I like to sit square on to my snare then point both my sticks up at the mics and use this as a guide for position. You can use a length of string or tape to measure. The RecorderMan technique sets this principal out clearly.

    Good luck and do share your results. I worship the massive Ludwig kits from the 70's, nothing on earth compares to a Bonham era Ludwig.
  4. jordy

    jordy Active Member

    thanks green- i'll try it out. and i'll look into the recorderman thing.-i can google that right? i'm sure i'll find it
  5. GeckoMusic

    GeckoMusic Guest

    The recorderman drum micing technique is all over the internet. There is a link 5 posts down here: (Dead Link Removed)

    (This thread is also worth looking at)

    As for the AB on drum overheads. It gives you a more even response across the cymbals, but introduces some phasing issues. Because of the high frequency nature of cymbals it takes out a fair amount of brilliance. But you may like the sound. Lower budget condensers (nothing against them, they have their place) tend to be harsh. So AB and low budget LDC may be a good match. If you like your toms, then you might want to put them out in front of the kit a little more.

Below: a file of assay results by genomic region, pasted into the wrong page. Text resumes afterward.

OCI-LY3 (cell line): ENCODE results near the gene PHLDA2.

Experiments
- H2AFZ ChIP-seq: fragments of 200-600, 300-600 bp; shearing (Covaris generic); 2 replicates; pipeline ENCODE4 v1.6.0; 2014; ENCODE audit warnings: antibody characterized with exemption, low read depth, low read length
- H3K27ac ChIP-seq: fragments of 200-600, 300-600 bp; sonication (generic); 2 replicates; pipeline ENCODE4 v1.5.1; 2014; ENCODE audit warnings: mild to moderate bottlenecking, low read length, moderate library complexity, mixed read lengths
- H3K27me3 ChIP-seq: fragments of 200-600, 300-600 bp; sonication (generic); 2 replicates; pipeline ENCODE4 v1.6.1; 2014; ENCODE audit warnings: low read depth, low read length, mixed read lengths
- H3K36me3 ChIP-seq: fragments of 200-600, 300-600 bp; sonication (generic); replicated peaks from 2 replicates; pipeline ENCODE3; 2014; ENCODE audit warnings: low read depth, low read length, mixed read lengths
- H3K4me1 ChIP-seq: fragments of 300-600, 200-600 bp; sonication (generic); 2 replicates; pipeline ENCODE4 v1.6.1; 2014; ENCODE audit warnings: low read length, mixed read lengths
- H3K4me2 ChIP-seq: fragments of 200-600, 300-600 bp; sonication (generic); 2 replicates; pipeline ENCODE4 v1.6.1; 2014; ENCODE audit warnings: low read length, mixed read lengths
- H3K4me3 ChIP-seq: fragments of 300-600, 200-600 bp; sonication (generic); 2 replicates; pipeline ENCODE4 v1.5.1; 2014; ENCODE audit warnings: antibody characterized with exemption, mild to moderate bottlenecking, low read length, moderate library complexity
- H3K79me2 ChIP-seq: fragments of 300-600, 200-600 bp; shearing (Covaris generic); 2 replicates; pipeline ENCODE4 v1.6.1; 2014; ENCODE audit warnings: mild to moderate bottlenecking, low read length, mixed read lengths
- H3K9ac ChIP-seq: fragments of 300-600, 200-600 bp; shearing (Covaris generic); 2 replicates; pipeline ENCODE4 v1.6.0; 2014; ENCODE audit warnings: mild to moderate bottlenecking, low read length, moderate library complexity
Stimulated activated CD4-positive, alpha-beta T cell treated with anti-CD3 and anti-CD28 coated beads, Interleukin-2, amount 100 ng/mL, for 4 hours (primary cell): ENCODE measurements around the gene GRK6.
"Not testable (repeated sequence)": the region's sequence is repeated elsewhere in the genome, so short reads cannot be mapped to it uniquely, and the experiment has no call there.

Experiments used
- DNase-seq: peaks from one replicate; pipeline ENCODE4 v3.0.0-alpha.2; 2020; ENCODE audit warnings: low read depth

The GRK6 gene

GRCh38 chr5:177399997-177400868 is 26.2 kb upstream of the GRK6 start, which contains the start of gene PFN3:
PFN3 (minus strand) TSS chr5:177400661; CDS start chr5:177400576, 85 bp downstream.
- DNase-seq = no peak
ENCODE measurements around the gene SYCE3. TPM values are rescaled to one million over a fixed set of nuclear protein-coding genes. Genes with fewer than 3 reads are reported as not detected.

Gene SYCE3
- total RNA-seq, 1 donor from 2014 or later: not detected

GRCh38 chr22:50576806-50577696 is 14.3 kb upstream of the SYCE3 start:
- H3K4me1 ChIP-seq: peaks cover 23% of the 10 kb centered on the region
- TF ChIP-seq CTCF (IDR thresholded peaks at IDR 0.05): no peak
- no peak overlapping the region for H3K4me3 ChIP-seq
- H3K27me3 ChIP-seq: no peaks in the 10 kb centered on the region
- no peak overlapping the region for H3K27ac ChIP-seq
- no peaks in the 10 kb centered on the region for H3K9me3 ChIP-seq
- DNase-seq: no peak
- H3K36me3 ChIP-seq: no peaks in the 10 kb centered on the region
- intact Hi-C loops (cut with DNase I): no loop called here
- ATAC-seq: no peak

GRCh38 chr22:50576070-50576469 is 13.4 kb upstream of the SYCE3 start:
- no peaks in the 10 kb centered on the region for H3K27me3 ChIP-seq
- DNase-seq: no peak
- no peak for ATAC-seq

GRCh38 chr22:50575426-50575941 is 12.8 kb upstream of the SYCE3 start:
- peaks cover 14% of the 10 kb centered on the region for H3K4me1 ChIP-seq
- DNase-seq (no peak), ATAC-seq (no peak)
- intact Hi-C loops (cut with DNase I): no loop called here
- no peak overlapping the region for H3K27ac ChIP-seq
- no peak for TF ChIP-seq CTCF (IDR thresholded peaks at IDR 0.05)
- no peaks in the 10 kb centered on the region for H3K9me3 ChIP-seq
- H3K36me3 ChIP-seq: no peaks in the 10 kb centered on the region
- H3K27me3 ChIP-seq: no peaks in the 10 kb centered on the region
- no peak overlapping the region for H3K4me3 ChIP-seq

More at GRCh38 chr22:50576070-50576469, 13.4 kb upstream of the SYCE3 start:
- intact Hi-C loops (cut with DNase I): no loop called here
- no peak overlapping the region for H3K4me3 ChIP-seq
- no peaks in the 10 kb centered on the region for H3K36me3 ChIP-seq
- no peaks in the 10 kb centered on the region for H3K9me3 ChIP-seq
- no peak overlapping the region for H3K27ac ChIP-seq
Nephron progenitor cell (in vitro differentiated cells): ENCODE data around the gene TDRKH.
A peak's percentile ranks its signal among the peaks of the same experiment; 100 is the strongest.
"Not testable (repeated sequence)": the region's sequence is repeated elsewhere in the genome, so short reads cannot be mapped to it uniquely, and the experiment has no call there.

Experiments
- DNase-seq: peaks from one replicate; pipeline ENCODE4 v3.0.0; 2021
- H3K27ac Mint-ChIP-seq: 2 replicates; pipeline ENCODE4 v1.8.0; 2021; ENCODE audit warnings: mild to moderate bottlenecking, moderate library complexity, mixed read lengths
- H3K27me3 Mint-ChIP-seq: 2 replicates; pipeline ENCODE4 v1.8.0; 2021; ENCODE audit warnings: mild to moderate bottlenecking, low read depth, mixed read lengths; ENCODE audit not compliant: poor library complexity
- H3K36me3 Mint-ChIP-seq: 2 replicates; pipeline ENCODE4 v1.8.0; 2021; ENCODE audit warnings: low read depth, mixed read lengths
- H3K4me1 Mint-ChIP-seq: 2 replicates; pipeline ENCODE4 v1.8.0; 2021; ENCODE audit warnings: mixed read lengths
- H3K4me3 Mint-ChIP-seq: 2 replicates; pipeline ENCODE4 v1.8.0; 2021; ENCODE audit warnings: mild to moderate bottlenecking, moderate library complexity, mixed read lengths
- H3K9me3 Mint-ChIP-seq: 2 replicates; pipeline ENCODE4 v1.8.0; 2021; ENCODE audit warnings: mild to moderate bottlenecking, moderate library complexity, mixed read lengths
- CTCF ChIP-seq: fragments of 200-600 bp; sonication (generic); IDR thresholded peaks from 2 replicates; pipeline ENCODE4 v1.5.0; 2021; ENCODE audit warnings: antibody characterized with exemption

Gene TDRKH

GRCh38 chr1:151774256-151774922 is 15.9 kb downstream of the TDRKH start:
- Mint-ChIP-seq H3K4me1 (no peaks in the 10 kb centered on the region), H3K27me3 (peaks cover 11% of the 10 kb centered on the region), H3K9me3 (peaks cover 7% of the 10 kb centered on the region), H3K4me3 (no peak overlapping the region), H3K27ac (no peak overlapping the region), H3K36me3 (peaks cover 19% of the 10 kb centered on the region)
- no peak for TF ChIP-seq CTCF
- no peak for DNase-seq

6. steppingonmars

    steppingonmars Active Member

    Large capsule condensors will pick up more of the room and will not respond as smoothly to quick transients (aka snare drum and cymbals) If your looking for a cheap solution, get 2 AT2020/21 packages. They're pretty good bang for the buck. The polar pattern is usally wider on LDC's as well so you are going to pick up more of the room which will be a bad thing if you have nasty comb filtering and early reflections

    As for recording drum OH's, there are 3 things to consider.

    1) Bad sounding early reflections from walls
    2) Comb filtering from walls
    3) phase issues with microphones

    Ways to help

    1) Keep the mics equal distance from drums, especially the snare and kick drum as these are the most crutial parts of your drum sound. This is why the recorderman method works well in small rooms